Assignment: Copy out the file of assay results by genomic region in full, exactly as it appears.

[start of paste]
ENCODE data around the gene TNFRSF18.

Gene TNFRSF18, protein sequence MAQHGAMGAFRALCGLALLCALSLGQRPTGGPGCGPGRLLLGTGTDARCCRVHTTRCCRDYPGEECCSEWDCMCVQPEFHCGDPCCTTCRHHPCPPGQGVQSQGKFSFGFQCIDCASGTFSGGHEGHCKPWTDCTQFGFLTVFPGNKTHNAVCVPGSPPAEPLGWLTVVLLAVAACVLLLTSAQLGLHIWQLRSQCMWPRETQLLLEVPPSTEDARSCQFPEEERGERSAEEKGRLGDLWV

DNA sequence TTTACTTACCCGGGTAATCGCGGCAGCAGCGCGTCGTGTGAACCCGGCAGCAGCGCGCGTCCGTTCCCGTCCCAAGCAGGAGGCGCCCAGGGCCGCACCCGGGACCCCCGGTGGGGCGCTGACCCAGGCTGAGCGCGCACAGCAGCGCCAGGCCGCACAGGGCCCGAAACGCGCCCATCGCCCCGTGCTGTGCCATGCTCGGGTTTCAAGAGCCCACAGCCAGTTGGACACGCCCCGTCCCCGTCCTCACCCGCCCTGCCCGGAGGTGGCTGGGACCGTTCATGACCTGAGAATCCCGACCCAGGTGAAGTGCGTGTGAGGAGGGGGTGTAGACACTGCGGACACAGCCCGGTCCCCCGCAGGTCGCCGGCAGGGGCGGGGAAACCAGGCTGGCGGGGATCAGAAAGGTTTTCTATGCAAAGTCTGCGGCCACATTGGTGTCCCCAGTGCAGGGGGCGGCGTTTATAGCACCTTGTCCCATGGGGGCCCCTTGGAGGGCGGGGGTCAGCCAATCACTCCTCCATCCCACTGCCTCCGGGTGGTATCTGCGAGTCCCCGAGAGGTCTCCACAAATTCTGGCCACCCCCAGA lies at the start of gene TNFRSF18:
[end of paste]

ENCODE data around the gene TNFRSF18.

Gene TNFRSF18, protein sequence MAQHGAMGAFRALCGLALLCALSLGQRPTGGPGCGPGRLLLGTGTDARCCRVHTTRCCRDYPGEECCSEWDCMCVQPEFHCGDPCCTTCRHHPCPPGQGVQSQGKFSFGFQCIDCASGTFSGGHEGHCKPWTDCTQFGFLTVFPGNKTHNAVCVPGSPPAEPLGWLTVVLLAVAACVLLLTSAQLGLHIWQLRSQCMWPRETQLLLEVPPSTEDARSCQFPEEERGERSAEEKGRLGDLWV

DNA sequence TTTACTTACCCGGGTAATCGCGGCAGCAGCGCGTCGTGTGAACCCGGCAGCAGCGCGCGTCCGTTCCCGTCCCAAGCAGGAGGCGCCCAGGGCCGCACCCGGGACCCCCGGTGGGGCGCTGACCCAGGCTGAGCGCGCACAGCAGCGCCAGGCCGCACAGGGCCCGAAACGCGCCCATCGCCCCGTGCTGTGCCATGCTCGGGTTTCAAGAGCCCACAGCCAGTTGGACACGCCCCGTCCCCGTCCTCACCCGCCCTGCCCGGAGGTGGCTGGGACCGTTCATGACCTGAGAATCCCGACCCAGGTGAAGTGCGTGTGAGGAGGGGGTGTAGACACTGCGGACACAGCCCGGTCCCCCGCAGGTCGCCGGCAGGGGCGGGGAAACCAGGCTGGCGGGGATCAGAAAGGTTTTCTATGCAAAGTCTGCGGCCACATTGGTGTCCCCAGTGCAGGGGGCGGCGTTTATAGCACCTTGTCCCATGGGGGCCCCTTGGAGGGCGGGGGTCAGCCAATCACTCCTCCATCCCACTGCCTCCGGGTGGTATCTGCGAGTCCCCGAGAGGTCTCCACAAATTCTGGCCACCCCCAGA lies at the start of gene TNFRSF18: